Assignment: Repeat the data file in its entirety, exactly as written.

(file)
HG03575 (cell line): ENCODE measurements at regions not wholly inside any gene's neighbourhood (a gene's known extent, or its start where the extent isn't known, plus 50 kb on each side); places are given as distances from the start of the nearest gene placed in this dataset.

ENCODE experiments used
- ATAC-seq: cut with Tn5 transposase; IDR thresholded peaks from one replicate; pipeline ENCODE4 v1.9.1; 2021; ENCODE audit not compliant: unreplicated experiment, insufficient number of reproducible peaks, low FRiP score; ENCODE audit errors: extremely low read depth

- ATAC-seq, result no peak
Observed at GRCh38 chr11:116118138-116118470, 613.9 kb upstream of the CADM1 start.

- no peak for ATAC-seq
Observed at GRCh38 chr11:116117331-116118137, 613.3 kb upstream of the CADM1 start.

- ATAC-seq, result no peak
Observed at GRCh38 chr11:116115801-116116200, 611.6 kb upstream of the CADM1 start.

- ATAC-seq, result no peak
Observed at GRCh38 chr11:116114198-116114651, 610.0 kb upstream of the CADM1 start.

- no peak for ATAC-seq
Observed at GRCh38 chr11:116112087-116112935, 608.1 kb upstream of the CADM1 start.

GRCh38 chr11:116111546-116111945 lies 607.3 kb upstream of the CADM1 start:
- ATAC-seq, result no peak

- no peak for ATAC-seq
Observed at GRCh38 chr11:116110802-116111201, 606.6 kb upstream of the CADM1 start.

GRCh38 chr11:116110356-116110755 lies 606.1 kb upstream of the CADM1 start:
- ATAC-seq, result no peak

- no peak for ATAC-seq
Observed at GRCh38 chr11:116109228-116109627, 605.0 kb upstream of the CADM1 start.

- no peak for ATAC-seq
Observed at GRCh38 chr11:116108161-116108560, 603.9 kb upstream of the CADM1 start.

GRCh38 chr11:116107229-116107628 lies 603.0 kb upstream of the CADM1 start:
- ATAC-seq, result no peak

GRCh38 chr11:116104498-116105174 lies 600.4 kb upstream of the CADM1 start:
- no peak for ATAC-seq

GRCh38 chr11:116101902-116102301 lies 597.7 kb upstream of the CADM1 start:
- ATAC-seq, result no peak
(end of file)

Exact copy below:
HG03575 (cell line): ENCODE measurements at regions not wholly inside any gene's neighbourhood (a gene's known extent, or its start where the extent isn't known, plus 50 kb on each side); places are given as distances from the start of the nearest gene placed in this dataset.

ENCODE experiments used
- ATAC-seq: cut with Tn5 transposase; IDR thresholded peaks from one replicate; pipeline ENCODE4 v1.9.1; 2021; ENCODE audit not compliant: unreplicated experiment, insufficient number of reproducible peaks, low FRiP score; ENCODE audit errors: extremely low read depth

- ATAC-seq, result no peak
Observed at GRCh38 chr11:116118138-116118470, 613.9 kb upstream of the CADM1 start.

- no peak for ATAC-seq
Observed at GRCh38 chr11:116117331-116118137, 613.3 kb upstream of the CADM1 start.

- ATAC-seq, result no peak
Observed at GRCh38 chr11:116115801-116116200, 611.6 kb upstream of the CADM1 start.

- ATAC-seq, result no peak
Observed at GRCh38 chr11:116114198-116114651, 610.0 kb upstream of the CADM1 start.

- no peak for ATAC-seq
Observed at GRCh38 chr11:116112087-116112935, 608.1 kb upstream of the CADM1 start.

GRCh38 chr11:116111546-116111945 lies 607.3 kb upstream of the CADM1 start:
- ATAC-seq, result no peak

- no peak for ATAC-seq
Observed at GRCh38 chr11:116110802-116111201, 606.6 kb upstream of the CADM1 start.

GRCh38 chr11:116110356-116110755 lies 606.1 kb upstream of the CADM1 start:
- ATAC-seq, result no peak

- no peak for ATAC-seq
Observed at GRCh38 chr11:116109228-116109627, 605.0 kb upstream of the CADM1 start.

- no peak for ATAC-seq
Observed at GRCh38 chr11:116108161-116108560, 603.9 kb upstream of the CADM1 start.

GRCh38 chr11:116107229-116107628 lies 603.0 kb upstream of the CADM1 start:
- ATAC-seq, result no peak

GRCh38 chr11:116104498-116105174 lies 600.4 kb upstream of the CADM1 start:
- no peak for ATAC-seq

GRCh38 chr11:116101902-116102301 lies 597.7 kb upstream of the CADM1 start:
- ATAC-seq, result no peak